Monday, November 27, 2006
Well, Mr. R., I’m a Duke mom and the ad certainly had an impact on me.
I suspect this will sound kind of “right wing,” to you, but, truth be told, Duke at the end of the day is marketing an educational product, an educational experience, if you will, that is quite costly, and actually requires a lifetime of saving and sacrifice by those who end up paying those tuition bills.
And we care deeply about the intellect and character of the people, the faculty, who will be teaching and influencing our sons and daughters.
And I want to believe that those same faculty care deeply about the sons and daughters whose education has been entrusted to them.
When I see how agenda-driven is a core group of the humanities faculty at Duke inflaming an already inflamed situation at Duke, before the facts have become known, a group who would put their own personal passions above the welfare of, at least, portions of their student body, then, Mr. R., I am very taken aback.
Now, I have some very strong feelings about Mr. Nifong, but he doesn’t impact or change my feelings about Duke. He makes me fear for my child’s safety in Durham, but he doesn’t affect my feelings about Duke.
No, my feelings about Duke have not changed because of the Duke Rape Hoax and Nifong’s role in bringing it about. My feelings about Duke have changed, and I believe, sadly, it will probably be a permanent change, because of actions and words of the Group of 88 and the actions and words of President Brodhead and the Duke administration.
Now, as I said, I’m just a Duke mom, but, believe me, I know moms. And I know that moms are paying attention to this case. Maybe as moms, we’re a little bit idealistic about teachers. While the roles of teachers and moms in our kids’ lives are certainly different, we still want to assume that they share with us a little bit of the awesome responsibility of having young lives, even lives of eighteen to twenty somethings, entrusted to them. And, here, I guess I’m getting really idealistic, we even assume they would consider it a sacred duty to, well, at least do no harm.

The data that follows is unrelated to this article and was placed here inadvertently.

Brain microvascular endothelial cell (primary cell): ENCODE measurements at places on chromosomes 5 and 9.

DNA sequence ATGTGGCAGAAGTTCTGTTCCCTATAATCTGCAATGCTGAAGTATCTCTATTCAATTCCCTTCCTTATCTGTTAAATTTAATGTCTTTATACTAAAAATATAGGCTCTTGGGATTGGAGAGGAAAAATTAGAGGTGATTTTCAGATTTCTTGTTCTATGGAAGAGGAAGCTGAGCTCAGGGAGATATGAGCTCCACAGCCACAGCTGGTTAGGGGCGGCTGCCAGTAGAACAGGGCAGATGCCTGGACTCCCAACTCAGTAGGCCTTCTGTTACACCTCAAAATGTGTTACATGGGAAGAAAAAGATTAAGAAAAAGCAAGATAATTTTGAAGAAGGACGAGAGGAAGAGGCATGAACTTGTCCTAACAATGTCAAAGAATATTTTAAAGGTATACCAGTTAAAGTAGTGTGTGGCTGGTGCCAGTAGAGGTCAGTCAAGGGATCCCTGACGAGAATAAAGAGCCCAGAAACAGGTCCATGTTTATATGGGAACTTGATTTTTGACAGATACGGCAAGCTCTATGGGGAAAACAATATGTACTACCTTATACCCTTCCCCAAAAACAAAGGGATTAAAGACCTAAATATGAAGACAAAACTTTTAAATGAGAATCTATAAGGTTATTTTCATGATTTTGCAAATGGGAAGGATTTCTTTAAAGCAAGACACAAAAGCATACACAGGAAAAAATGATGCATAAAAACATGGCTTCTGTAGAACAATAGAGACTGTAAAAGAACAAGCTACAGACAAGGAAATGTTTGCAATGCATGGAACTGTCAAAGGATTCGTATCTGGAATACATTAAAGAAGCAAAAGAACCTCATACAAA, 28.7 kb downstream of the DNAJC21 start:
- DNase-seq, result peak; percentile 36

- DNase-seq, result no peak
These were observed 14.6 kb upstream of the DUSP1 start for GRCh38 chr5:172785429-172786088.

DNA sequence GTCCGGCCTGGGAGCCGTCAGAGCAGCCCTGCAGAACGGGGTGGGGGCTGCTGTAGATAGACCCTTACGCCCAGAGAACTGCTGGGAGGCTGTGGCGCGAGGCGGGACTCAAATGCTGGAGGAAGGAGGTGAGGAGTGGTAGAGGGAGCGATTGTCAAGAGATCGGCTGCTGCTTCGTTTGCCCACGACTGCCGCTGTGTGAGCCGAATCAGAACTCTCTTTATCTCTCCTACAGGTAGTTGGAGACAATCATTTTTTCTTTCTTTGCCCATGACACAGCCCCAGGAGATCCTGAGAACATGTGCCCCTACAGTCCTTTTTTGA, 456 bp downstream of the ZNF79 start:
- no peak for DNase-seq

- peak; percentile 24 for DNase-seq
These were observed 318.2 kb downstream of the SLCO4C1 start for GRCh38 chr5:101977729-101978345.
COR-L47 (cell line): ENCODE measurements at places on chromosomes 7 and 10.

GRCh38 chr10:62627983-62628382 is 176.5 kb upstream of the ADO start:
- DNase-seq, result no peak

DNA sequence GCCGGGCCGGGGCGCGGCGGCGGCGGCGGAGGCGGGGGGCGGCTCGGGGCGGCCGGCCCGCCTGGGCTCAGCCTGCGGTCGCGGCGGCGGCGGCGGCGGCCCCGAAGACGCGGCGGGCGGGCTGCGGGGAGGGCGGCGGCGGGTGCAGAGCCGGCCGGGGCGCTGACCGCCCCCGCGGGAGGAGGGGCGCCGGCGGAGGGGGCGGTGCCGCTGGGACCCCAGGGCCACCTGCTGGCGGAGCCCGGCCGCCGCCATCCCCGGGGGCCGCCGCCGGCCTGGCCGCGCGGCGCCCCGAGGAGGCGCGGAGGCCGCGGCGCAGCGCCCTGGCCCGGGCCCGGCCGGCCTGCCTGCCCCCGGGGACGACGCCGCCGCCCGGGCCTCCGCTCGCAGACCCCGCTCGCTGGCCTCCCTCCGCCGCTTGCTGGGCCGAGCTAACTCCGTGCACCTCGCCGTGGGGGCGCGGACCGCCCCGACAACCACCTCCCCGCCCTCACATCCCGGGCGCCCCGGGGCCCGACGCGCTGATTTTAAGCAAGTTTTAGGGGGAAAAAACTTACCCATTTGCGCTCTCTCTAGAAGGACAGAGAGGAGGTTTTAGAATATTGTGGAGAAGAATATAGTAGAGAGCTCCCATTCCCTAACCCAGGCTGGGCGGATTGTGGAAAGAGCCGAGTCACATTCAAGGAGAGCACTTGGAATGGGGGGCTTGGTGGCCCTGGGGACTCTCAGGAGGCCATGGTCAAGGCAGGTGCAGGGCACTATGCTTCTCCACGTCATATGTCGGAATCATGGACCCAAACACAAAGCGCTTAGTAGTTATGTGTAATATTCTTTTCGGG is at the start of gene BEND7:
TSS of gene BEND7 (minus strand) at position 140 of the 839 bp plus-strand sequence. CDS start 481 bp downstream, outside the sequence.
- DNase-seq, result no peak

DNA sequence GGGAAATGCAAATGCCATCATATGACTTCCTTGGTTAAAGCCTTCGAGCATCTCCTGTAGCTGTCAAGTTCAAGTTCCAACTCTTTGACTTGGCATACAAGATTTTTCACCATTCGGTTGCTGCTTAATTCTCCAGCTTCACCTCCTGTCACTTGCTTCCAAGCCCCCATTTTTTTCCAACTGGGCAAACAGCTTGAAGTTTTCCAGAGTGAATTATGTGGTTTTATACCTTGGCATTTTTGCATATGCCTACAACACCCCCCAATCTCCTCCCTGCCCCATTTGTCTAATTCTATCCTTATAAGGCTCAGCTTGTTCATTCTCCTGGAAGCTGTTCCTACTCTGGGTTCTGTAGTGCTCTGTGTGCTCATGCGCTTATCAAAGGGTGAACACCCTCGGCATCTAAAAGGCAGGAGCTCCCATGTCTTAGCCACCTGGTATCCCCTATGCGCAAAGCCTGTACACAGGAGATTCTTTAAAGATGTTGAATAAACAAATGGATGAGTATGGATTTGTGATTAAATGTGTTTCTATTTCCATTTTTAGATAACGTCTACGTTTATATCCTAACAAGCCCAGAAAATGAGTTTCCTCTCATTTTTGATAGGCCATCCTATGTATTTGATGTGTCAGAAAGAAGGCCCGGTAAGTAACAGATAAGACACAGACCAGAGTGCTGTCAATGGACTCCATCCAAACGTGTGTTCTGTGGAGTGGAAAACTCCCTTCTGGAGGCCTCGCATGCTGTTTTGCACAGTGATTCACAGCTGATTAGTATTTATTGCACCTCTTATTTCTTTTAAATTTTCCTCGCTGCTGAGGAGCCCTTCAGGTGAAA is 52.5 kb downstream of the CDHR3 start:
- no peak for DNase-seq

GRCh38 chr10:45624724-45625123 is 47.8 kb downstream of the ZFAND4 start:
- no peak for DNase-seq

For many, the biggest shock of this case has been to see, in the most blatant terms, that police and prosecutors would pursue a prosecution of three young men based on no evidence and refuse to accord them any of the hard-won protections of legal due process that this country has achieved.
For me, and probably for other moms, the bigger shock has been to see teachers, Duke faculty, whom we would hope would be shining beacons of learning and integrity to our kids their life long, because of the wonderful educational experience they brought to our sons and daughters in their classrooms or lecture halls, when we see them taking time out in a very public statement to suggest there is something rotten about these very students, the young men and women with whom they share a campus and a university and whose education and growth as individuals is one of the primary missions of that university, in some cases, students that they themselves teach, to read in their statement, in effect, that if the something rotten they find in those students isn’t outright criminal, it is bad enough, well then, I must tell you, we are shocked and dismayed and saddened and changed.
Now when you say that the statement of the Group of 88 was just a piece of free speech, and after all, really has no impact on the case, I have to tell you, Mr. R., you are really missing the point.
There are mom and dads and kids all across America who will be making educational decisions in the future. And yes, we are attracted by the wonderful educational opportunities that Duke will continue to offer, and yes, even by the prestige the university has and no doubt will retain. We also care about family ties to a university that has meant a lot in our lives.
But we are not deaf, dumb and blind. We can’t just ignore something so deeply shocking from such a large group of faculty, representing many departments.
There will be an impact from that statement, not because anyone is opposed to free speech, but because the thoughts and sentiments expressed are so troubling, so anathema to the role of teacher, of educator. It burns into my mind because I hear the Group of 88 saying, in effect, “there are no teachers here,” at least for certain kinds of students.